Celibacy, simply defined, is a personal promise not to have sex before marriage. Usually, there is a religious reason behind the decision to remain (or become) celibate, but for many it is a difficult, if not impossible promise to keep, especially for those who aren’t virgins. Why, you may ask, would anyone who’s already had sex voluntarily want to give it up?
I’m glad you asked.
There are several reason why both men and women decide to stay celibate until they’re married. Let’s examine a few:
- It’s a religious decision – For Christians, the idea of remaining a virgin until married is clearly the goal. However, in recent years we’ve seen many people return to being sexually inactive as a testament to their faith. For those, celibacy is an act of faith used to demonstrate their commitment to God. The scripture used to support this commitment is Romans 12:1 which says, “Therefore I urge you, brethren, by the mercies of God, to present your bodies a living and holy sacrifice, acceptable to God, which is your spiritual service of worship” (NASB).
Instead of focusing on celibacy, Islam promotes marriage and sexual relations that are lawful (in the context of marriage). Therefore, in Islam, it seems the goal is to marry and enjoy sex, but to not make a commitment of celibacy or engage in unlawful sexual relations (outside of marriage).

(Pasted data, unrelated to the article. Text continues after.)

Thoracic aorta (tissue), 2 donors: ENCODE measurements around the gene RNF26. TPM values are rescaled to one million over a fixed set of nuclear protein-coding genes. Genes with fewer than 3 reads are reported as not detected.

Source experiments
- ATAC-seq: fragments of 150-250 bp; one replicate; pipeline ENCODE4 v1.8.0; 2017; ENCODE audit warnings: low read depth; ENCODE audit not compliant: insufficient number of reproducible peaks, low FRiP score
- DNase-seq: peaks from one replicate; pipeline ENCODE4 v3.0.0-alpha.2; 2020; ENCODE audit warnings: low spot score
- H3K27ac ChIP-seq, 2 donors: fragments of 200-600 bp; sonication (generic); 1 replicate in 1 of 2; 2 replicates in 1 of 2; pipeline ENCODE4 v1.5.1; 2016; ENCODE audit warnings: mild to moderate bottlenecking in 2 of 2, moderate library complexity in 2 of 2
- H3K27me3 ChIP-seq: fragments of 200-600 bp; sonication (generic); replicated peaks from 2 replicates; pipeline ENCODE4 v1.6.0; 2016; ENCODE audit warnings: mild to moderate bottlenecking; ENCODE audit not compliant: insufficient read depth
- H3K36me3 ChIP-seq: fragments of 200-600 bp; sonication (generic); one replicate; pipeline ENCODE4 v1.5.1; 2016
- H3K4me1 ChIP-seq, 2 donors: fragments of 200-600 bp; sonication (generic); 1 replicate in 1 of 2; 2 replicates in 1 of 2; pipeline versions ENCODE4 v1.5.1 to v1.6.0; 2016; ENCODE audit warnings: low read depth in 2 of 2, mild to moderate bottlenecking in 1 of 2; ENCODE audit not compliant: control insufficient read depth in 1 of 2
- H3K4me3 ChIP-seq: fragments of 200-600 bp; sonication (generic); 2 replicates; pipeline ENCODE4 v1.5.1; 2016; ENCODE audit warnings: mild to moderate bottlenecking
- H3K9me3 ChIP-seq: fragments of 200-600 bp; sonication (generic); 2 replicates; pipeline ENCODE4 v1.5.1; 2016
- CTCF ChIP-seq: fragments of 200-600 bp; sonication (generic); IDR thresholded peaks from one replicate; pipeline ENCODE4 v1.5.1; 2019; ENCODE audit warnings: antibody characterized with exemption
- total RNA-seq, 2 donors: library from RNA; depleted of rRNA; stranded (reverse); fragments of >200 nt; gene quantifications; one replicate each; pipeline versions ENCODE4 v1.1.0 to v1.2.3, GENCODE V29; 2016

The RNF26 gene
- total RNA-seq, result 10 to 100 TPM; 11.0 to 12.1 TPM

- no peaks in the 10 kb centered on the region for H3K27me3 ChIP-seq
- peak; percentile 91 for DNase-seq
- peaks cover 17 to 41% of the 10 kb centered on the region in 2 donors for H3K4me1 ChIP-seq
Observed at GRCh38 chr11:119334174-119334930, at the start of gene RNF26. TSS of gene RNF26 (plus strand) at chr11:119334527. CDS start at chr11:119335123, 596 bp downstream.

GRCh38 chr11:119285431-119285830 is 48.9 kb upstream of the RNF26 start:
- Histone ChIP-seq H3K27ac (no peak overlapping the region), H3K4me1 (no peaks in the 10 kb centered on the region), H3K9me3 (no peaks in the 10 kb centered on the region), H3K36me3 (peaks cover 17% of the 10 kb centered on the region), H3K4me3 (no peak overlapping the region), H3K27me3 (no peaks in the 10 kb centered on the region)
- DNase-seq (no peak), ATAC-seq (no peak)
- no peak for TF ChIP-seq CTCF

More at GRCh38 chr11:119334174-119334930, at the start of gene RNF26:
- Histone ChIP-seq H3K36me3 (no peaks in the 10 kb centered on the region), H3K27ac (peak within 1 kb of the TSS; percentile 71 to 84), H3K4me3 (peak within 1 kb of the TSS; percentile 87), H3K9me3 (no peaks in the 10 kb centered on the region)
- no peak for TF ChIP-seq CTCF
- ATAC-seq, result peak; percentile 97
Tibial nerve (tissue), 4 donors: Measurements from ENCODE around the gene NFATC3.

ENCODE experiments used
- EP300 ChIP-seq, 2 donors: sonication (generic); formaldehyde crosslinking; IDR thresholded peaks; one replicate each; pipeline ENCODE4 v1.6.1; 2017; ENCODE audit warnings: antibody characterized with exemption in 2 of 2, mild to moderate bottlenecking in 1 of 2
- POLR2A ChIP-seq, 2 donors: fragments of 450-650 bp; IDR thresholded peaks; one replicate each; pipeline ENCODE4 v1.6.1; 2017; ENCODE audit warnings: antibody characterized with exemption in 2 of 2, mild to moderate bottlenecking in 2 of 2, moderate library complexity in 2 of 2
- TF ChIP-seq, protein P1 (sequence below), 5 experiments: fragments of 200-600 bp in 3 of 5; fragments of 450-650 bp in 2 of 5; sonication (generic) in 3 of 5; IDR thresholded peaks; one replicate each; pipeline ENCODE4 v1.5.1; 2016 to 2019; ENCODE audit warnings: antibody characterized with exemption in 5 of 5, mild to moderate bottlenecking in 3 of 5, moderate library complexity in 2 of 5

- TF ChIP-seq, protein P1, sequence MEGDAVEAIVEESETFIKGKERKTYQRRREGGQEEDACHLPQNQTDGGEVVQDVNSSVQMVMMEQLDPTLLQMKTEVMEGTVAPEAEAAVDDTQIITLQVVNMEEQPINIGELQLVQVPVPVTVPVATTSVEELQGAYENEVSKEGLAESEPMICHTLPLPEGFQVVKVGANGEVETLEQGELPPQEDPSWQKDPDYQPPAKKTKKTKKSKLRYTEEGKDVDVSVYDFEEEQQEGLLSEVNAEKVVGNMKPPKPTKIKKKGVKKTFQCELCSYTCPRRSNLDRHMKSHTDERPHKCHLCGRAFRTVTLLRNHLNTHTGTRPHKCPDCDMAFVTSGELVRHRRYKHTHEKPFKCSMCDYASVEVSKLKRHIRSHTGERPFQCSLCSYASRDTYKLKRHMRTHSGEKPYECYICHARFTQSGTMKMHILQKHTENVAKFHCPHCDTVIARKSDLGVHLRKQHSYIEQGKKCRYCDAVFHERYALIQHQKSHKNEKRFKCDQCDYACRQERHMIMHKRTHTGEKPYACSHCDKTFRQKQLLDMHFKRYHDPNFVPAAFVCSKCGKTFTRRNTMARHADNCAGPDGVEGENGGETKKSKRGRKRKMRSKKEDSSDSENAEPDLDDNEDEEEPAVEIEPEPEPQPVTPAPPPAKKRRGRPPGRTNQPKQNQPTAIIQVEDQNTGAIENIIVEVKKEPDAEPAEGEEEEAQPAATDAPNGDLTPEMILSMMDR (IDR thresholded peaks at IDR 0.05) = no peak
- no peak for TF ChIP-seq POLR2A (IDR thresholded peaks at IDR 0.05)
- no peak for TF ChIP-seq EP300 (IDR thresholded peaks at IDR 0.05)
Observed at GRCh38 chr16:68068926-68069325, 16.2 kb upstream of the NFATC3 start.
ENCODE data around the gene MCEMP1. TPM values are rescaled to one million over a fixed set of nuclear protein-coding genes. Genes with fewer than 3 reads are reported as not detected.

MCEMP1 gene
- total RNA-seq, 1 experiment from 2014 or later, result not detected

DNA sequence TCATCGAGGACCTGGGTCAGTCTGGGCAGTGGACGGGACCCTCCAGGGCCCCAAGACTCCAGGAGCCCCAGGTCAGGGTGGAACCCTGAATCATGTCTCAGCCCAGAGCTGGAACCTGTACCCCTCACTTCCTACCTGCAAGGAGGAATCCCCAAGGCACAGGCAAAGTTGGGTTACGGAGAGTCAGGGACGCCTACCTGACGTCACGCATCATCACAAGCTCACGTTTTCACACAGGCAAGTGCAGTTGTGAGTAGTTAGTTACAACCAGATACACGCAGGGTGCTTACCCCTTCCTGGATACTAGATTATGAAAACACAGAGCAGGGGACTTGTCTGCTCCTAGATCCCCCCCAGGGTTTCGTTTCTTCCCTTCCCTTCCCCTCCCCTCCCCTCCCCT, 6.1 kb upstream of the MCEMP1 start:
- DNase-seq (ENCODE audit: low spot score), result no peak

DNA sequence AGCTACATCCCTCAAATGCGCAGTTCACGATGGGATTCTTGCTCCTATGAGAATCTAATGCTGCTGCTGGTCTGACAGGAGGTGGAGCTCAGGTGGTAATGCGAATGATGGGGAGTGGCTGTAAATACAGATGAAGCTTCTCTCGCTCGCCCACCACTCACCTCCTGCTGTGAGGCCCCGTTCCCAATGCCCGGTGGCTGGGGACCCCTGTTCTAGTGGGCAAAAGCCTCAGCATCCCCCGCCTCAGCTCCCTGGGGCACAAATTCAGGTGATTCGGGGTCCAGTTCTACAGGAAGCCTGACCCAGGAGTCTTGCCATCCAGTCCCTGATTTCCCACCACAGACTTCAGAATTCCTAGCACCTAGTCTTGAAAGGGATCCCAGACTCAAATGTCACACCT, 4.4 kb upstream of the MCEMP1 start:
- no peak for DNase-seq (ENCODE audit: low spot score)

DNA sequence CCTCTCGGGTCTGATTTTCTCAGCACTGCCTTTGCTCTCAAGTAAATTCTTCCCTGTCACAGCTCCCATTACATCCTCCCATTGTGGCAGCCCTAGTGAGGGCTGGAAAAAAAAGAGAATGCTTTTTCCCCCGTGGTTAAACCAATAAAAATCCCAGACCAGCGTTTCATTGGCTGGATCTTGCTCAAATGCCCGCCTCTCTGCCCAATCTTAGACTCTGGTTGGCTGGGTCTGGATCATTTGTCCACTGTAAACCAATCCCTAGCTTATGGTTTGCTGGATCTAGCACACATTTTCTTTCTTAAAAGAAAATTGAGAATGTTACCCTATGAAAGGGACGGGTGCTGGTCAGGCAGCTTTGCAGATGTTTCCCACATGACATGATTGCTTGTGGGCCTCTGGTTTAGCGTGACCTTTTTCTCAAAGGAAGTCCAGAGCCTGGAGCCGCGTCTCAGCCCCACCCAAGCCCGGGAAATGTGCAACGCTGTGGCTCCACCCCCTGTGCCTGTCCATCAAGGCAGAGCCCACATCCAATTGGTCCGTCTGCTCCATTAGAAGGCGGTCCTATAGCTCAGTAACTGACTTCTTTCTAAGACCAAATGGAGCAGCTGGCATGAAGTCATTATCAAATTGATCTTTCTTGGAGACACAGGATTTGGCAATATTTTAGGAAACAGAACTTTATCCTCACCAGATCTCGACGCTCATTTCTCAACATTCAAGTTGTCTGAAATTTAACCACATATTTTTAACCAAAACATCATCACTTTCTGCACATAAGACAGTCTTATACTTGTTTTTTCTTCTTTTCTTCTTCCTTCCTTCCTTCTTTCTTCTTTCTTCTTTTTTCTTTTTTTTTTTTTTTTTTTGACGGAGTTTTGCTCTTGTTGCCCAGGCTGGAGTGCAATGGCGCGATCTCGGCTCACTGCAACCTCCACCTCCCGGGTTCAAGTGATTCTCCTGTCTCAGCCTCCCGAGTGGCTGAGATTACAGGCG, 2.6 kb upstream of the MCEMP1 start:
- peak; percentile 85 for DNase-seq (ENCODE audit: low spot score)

- It’s a lifestyle choice – Many people make a conscious decision to abstain from sex before marriage and make a vow of celibacy for various reasons such as, birth control, avoiding sexually transmitted diseases, moral beliefs, to focus on other important goals, as a means of self-control, to avoid intimate relationships and to avoid marriage. When a celibacy is a lifestyle choice, the vow is a personal one.
- It’s not a choice – For many people, being celibate isn’t a choice, but due to medical, emotional, and psychological reasons, engaging in sexual relations is just not possible or enjoyable. When celibacy is not a choice, the inability to enjoy sex can lead to overwhelming frustration, anger, depression, and humiliation. For some, the fear of being unable to perform, sexually, is enough to cause them to decide to avoid it altogether. For others, the physical pain of sexual intercourse can be so excruciating that even thinking of it can cause them to become anxious. When celibacy isn’t a choice, it may be necessary to seek a doctor’s help.
Now that we’ve explored reasons for celibacy, let’s take a look at what we must do in order to maintain our vow and remain true to it until marriage. For those who have enjoyed sexual relationships prior to making the vow, remaining celibate for weeks, months or even years can be quite a challenge! Here’s some ways to help you maintain your celibacy until marriage.
- Know why you’re doing it – Celibacy is a serious undertaking, and requires a serious amount of self-control, commitment, and dedication. In order to sustain it as a way of life, you must have sound reasons for doing it, and be able to identify the reasons you made this choice. It’s impossible to stand behind a cause you don’t fully support, so before you make the vow, search your heart and write down the reasons why you want to be celibate until marriage. Then read them daily to remind you of why being celibate is important enough to make such a huge commitment.